Currently, boosted protease inhibitor–containing regimens are the only option after first-line regimen failure available for patients in most resource-limited settings, yet little is known about long-term adherence and outcomes.
We enrolled patients with virologic failure (VF) who initiated lopinavir/ritonavir–containing second-line antiretroviral therapy (ART). Medication possession ratios were calculated using pharmacy refill dates. Factors associated with 12-month second-line virologic suppression [viral load (VL) <50 copies/mL] and adherence were determined.
One hundred six patients (median CD4 count and VL at failure: 153 cells/mm3 and 28,548 copies/mL, respectively) were enrolled. Adherence improved after second-line ART switch (median adherence 6 months prior, 67%; median adherence during initial 6 months of second-line ART, 100%; P = 0.001). Higher levels of adherence during second-line ART was associated with virologic suppression at month 12 of ART (odds ratio 2.5 per 10% adherence increase, 95% CI 1.3 to 4.8, P = 0.01). Time to virologic suppression was most rapid among patients with 91%–100% adherence compared with patients with 80%–90% and <80% adherence (log rank test, P = 0.01). VF during 24 months of second-line ART was moderate (month 12: 25%, n = 32/126; month 18: 21%, n = 23/112; and month 24: 25%, n = 25/99).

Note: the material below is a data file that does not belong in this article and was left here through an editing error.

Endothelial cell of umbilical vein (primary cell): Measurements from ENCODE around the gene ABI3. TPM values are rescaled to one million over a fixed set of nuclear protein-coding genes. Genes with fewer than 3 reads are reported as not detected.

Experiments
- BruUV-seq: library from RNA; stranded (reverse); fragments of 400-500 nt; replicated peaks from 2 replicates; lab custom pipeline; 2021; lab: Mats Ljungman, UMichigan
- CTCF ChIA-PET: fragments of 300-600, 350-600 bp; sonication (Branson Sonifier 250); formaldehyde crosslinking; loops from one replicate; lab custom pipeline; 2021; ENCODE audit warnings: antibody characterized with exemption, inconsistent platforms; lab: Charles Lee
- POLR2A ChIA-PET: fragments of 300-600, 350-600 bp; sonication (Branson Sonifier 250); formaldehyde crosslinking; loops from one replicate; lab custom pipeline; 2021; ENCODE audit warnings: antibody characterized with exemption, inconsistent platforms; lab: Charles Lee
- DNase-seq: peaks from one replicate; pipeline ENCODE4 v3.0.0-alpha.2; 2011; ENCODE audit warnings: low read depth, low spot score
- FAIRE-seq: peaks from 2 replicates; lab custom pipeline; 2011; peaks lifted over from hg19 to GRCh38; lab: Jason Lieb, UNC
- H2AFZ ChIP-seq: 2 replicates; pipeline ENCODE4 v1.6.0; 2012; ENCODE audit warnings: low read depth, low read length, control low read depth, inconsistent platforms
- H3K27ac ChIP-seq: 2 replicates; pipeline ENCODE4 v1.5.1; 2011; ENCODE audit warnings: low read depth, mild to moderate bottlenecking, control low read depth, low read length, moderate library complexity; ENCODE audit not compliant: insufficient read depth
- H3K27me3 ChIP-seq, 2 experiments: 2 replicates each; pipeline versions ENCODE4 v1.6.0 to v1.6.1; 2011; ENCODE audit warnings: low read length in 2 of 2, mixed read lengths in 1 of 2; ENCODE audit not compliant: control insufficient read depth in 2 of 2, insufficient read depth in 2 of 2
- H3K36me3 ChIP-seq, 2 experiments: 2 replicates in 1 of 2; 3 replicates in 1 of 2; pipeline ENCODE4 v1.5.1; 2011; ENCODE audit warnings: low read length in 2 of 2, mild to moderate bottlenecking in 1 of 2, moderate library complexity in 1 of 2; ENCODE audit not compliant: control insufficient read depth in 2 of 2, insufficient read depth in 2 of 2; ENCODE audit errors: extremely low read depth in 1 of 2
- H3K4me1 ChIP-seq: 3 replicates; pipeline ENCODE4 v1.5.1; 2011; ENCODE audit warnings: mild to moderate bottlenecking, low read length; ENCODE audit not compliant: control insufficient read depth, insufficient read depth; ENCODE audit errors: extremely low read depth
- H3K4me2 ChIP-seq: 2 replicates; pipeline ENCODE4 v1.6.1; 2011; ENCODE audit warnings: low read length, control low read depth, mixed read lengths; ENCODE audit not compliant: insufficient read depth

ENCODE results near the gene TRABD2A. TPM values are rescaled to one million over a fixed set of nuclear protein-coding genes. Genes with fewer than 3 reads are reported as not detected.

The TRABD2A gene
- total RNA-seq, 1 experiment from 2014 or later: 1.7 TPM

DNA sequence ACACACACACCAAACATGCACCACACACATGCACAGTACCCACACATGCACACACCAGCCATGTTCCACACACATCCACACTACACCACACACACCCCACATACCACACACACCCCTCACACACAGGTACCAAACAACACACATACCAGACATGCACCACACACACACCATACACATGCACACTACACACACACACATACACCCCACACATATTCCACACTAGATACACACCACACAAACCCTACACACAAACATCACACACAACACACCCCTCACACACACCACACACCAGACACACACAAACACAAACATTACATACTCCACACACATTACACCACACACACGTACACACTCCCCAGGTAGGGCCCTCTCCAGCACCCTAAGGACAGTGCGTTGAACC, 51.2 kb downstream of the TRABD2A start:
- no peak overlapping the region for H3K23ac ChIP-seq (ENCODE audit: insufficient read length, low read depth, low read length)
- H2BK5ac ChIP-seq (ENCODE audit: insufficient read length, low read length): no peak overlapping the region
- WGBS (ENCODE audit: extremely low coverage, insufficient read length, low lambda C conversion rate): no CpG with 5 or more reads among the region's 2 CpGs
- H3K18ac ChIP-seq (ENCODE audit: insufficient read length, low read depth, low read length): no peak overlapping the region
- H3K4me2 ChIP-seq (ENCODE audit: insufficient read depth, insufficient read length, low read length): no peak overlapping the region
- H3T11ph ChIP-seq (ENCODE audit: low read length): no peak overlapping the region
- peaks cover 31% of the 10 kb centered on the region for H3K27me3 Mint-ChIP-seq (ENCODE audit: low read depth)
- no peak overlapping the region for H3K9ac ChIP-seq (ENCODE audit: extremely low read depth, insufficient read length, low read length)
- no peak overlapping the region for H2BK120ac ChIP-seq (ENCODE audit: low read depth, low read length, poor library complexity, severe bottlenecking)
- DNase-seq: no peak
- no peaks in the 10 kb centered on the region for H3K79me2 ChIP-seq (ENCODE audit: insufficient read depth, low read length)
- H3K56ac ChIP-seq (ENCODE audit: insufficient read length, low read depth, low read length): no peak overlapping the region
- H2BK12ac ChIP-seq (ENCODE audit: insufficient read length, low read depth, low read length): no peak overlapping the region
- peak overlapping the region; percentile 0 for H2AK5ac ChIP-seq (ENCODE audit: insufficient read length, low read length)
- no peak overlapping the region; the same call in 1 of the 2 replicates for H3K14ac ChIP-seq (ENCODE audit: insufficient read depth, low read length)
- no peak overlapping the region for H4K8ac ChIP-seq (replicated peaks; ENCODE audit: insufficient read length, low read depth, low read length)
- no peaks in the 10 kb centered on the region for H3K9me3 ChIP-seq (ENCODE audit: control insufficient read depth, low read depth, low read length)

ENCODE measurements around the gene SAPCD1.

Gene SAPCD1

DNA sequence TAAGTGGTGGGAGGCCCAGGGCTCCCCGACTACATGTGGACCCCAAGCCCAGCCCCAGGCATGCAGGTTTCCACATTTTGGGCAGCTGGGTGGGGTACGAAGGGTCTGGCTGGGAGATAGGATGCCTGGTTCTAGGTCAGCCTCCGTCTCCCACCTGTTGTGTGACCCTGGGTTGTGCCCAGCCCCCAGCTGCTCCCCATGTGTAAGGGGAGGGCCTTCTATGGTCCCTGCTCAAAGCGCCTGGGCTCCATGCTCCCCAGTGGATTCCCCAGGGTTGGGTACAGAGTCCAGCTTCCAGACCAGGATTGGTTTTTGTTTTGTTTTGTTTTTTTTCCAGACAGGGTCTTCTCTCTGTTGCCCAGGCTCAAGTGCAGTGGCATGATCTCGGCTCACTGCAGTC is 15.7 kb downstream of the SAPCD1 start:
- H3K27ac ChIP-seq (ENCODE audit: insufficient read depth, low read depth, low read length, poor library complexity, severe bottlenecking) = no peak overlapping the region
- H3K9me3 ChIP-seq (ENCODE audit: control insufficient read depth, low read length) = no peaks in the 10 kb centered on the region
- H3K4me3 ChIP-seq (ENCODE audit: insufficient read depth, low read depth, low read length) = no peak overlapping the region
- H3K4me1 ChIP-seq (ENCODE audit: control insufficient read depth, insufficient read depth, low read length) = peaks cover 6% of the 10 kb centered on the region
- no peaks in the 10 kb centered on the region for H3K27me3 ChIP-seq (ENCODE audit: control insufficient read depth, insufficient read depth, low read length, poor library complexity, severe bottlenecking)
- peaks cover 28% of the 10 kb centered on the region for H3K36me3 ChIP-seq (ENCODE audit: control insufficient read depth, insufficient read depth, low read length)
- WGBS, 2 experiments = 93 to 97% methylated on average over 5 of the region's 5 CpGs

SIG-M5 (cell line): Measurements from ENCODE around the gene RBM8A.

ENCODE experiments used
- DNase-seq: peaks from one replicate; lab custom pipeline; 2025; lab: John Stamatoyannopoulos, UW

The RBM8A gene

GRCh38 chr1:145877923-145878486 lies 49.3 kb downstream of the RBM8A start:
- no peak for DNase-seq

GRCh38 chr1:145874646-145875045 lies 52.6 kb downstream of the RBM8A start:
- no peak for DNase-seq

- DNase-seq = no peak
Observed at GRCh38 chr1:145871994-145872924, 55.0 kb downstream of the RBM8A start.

The switch to second-line ART in South Africa was associated with an improvement in adherence, however, a moderate ongoing rate of VF—among approximately 25% of patients receiving second-line ART patients at each follow-up interval—was a cause for concern. Adherence level was associated with second-line ART virologic outcome, helping explain why some patients achieved virologic suppression after switch and others did not.
*Montefiore Medical Center and Albert Einstein College of Medicine, Bronx, NY
†Department of Medicine, McCord Hospital, Durban, South Africa
‡Department of Medicine, Brigham and Women's Hospital, Boston, MA
§Department of Medicine, University of Cape Town, Cape Town, South Africa
‖Department of International Health, Johns Hopkins Bloomberg School of Public Health, Baltimore, MD
¶Department of Medicine, Division of Infectious Diseases, Brigham and Women's Hospital and Harvard Medical School, Boston, MA
#Department of Medicine, Infectious Disease Division, Emory University School of Medicine, Atlanta, GA
**Department of Medicine, Centre for Infectious Diseases, Stellenbosch University, Cape Town, South Africa
Correspondence to: Richard A. Murphy, Richard A. Murphy, MD, MPH, 1621 Eastchester Road, Bronx, NY 10461 (e-mail: email@example.com).
Supported in part by the IDSA Medical Scholars Program, the Arnold P. Gold Foundation Medical Student Scholarship, Partners AIDS Research Center, McCord Hospital, and National Institutes of Health Grants K24-RR016482 and P30 AI060354.
Presented at the Conference on Retroviruses and Opportunistic Infections, February 2011, Boston, MA.
R. A. Murphy and H. Sunpath contributed equally to this work.
D. R. Kuritzkes is a consultant to, or has received research funding from Abbott, Boehringer-Ingelheim, Bristol-Myers Squibb, Gilead, GlaxoSmithKline, Merck and Roche.
The other authors have no conflicts of interest to disclose.
Received February 17, 2012
Accepted May 24, 2012